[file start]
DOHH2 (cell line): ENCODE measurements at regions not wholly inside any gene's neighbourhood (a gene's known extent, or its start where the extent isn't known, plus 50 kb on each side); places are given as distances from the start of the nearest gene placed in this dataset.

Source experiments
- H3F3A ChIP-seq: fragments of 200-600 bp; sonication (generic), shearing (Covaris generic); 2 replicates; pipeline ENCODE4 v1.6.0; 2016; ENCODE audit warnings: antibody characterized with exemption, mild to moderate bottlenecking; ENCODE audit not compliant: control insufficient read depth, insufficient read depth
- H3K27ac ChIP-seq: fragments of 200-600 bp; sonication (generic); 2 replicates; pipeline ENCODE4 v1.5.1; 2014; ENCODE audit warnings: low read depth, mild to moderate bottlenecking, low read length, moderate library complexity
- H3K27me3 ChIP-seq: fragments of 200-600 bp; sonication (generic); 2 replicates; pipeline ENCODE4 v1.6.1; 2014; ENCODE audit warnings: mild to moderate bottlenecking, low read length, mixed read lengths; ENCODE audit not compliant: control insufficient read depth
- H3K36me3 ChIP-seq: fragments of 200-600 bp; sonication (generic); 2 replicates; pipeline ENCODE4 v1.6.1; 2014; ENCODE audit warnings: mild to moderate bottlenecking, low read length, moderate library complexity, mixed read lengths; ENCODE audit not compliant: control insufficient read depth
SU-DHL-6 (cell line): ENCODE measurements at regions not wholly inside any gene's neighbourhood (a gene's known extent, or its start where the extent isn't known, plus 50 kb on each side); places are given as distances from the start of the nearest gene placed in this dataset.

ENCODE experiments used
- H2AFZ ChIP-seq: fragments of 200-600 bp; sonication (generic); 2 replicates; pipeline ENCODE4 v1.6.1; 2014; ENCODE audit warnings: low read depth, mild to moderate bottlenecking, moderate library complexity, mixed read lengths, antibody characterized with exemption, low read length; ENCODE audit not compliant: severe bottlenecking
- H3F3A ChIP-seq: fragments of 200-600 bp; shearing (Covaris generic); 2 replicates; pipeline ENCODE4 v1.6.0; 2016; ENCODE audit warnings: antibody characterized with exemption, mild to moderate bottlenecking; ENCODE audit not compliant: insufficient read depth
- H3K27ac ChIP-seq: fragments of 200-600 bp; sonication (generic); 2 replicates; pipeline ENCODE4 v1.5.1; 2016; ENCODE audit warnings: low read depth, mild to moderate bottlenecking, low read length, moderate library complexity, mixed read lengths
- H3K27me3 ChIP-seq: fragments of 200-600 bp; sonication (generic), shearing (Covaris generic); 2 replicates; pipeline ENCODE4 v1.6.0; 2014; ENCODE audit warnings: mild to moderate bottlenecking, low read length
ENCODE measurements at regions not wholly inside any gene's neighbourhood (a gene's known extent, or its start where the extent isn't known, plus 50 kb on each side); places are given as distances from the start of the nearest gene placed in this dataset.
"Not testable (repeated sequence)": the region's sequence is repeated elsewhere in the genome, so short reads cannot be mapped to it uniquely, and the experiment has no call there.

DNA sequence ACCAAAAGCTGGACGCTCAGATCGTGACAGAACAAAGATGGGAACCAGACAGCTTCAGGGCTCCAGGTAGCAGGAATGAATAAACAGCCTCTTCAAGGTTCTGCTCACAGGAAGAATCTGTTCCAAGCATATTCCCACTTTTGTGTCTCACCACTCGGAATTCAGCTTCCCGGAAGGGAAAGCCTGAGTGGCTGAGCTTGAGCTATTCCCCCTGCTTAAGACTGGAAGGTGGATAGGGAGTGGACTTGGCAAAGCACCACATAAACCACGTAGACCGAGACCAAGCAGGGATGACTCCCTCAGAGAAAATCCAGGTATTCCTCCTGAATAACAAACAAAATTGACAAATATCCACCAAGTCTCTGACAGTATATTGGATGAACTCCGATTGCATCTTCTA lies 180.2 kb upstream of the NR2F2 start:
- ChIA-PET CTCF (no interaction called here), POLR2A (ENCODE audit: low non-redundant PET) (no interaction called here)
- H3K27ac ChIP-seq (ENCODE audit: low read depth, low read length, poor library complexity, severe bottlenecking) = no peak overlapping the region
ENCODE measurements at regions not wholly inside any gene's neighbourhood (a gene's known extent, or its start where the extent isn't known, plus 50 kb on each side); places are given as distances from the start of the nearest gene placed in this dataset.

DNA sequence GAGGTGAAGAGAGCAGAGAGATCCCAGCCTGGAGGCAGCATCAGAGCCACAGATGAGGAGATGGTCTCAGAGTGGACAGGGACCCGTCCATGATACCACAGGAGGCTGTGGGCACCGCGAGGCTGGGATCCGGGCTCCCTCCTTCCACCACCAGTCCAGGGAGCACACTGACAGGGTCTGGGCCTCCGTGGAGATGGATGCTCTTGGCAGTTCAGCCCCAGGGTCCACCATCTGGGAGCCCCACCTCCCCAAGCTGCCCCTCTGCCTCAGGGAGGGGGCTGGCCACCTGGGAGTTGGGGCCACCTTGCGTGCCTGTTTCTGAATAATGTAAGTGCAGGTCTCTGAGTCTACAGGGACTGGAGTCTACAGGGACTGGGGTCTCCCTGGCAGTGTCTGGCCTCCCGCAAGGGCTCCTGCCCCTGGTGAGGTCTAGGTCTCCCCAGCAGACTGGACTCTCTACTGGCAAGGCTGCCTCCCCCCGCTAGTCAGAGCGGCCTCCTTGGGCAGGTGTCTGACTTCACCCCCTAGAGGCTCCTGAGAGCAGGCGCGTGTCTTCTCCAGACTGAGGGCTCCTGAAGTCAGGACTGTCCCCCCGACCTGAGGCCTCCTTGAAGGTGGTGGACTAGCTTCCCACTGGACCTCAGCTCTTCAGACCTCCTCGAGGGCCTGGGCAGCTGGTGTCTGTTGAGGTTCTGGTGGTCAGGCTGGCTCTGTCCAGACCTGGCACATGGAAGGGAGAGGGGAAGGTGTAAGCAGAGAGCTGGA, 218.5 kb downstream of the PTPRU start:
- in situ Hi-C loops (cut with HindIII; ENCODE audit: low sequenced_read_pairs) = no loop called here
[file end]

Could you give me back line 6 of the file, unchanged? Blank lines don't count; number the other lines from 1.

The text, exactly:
- H3K36me3 ChIP-seq: fragments of 200-600 bp; sonication (generic); 2 replicates; pipeline ENCODE4 v1.6.1; 2014; ENCODE audit warnings: mild to moderate bottlenecking, low read length, moderate library complexity, mixed read lengths; ENCODE audit not compliant: control insufficient read depth